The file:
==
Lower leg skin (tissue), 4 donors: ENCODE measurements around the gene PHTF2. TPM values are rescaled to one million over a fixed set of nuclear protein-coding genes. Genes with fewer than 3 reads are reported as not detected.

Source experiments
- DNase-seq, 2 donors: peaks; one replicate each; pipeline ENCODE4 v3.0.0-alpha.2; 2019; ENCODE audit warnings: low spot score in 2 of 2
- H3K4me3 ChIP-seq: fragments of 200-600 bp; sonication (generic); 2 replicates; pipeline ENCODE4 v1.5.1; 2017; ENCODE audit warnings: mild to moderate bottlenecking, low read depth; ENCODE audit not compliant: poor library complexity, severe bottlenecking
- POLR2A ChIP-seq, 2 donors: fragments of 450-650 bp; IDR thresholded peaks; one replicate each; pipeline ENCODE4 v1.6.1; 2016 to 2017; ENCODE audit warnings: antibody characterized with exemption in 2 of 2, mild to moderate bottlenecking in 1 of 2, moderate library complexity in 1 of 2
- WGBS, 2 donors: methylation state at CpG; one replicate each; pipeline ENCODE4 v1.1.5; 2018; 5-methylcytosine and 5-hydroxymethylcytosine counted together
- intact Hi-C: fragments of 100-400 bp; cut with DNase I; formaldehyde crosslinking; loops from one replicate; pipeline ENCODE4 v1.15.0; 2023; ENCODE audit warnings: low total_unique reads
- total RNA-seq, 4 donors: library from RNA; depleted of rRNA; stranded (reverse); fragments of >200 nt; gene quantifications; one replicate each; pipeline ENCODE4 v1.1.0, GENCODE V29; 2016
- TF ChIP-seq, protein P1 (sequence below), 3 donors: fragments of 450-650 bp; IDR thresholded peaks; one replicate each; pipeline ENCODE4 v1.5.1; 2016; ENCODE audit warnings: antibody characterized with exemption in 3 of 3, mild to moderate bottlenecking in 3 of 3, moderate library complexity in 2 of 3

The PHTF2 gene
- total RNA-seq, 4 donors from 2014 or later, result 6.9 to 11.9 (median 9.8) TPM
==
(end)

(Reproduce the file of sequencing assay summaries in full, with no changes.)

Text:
Lower leg skin (tissue), 4 donors: ENCODE measurements around the gene PHTF2. TPM values are rescaled to one million over a fixed set of nuclear protein-coding genes. Genes with fewer than 3 reads are reported as not detected.

Source experiments
- DNase-seq, 2 donors: peaks; one replicate each; pipeline ENCODE4 v3.0.0-alpha.2; 2019; ENCODE audit warnings: low spot score in 2 of 2
- H3K4me3 ChIP-seq: fragments of 200-600 bp; sonication (generic); 2 replicates; pipeline ENCODE4 v1.5.1; 2017; ENCODE audit warnings: mild to moderate bottlenecking, low read depth; ENCODE audit not compliant: poor library complexity, severe bottlenecking
- POLR2A ChIP-seq, 2 donors: fragments of 450-650 bp; IDR thresholded peaks; one replicate each; pipeline ENCODE4 v1.6.1; 2016 to 2017; ENCODE audit warnings: antibody characterized with exemption in 2 of 2, mild to moderate bottlenecking in 1 of 2, moderate library complexity in 1 of 2
- WGBS, 2 donors: methylation state at CpG; one replicate each; pipeline ENCODE4 v1.1.5; 2018; 5-methylcytosine and 5-hydroxymethylcytosine counted together
- intact Hi-C: fragments of 100-400 bp; cut with DNase I; formaldehyde crosslinking; loops from one replicate; pipeline ENCODE4 v1.15.0; 2023; ENCODE audit warnings: low total_unique reads
- total RNA-seq, 4 donors: library from RNA; depleted of rRNA; stranded (reverse); fragments of >200 nt; gene quantifications; one replicate each; pipeline ENCODE4 v1.1.0, GENCODE V29; 2016
- TF ChIP-seq, protein P1 (sequence below), 3 donors: fragments of 450-650 bp; IDR thresholded peaks; one replicate each; pipeline ENCODE4 v1.5.1; 2016; ENCODE audit warnings: antibody characterized with exemption in 3 of 3, mild to moderate bottlenecking in 3 of 3, moderate library complexity in 2 of 3

The PHTF2 gene
- total RNA-seq, 4 donors from 2014 or later, result 6.9 to 11.9 (median 9.8) TPM